The Boards of the American Anthropological Association (AAA) and the Society for Applied Anthropology (SfAA) have selected Dr. Frances Norwood to receive the Margaret Mead Award for 2011. Norwood was selected for her book, The Maintenance of Life: Preventing Social Death through Euthanasia Talk and End-of-Life Care-Lessons from the Netherlands, published by Carolina Academic Press in 2009. Norwood is currently an Assistant Research Professor and Professorial Lecturer in Anthropology at George Washington University. The Award will be formally presented at the 72nd Annual Meeting of the Society for Applied Anthropology in Baltimore, Maryland, on March 30, 2012.
The Margaret Mead Award is sponsored jointly by the two associations and presented annually. The Award is presented to a young scholar for a particular accomplishment that employs anthropological data and principles in ways that make them meaningful and accessible to a broadly concerned public.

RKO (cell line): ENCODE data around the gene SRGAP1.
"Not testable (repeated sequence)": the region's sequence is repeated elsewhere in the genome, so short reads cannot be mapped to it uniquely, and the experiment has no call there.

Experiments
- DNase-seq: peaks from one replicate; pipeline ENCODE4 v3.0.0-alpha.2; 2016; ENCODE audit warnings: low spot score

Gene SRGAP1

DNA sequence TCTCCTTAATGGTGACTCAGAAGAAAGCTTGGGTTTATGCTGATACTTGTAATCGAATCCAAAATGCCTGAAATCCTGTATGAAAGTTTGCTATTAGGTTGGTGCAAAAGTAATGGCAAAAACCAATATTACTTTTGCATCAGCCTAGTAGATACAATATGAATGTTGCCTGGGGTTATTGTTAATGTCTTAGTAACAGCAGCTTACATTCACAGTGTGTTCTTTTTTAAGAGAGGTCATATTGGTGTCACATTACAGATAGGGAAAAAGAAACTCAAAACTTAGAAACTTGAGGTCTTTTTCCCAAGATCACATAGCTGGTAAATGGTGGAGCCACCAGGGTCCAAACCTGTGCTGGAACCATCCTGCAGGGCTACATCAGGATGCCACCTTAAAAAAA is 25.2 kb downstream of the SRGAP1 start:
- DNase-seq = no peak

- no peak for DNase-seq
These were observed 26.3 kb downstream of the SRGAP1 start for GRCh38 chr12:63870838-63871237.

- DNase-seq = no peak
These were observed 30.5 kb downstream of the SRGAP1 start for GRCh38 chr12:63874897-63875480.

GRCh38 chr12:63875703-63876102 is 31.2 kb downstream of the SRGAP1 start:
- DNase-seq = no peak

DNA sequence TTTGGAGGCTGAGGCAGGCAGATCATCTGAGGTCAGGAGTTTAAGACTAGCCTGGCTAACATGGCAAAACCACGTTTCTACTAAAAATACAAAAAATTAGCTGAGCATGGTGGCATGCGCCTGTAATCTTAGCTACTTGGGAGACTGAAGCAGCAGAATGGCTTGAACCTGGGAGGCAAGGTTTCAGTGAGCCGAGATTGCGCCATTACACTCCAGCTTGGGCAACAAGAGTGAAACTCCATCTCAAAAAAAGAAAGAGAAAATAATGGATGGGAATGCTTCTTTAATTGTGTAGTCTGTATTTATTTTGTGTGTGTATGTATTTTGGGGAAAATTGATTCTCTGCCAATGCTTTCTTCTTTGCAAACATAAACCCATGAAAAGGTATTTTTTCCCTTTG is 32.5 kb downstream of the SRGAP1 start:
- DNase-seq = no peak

The Award honors the memory of Margaret Mead who in her lifetime was the most widely known woman in the world and arguably the most recognized anthropologist. Mead had a unique talent for bringing anthropology into the light of public attention. With Mead’s approval, the Award was initiated in 1979 by the Society. It has been presented jointly with the American Anthropological Association since 1983.
Dr. Norwood received a Ph.D. in Medical Anthropology in 2005 from the University of California-San Francisco and Berkeley. Her research interests include long term care, health policy, disability, and innovative health care solutions.
The Maintenance of Life focuses on the changing landscape of death and dying. In sharp contrast to previous generations, death today is a long process characterized by decline and social loss. Working with clinicians, end-of-life patients and their family members, Dr. Norwood found that euthanasia in practice is largely a medium of conversation, which serves a palliative purpose – it staves off social death and allows patients a venue for processing the meaning of their lives and affirming their social identity.
Noted international scholar, Margaret Lock, described this “beautifully written book,” as a “testimony to the power of ethnography.” The author, Lock concludes, makes a compelling case for the fact that “’euthanasia talk’ very often serves to enrich and reaffirm social life.”
Additional information on the Mead Award and prior recipients may be found on the SfAA website – www.sfaa.net.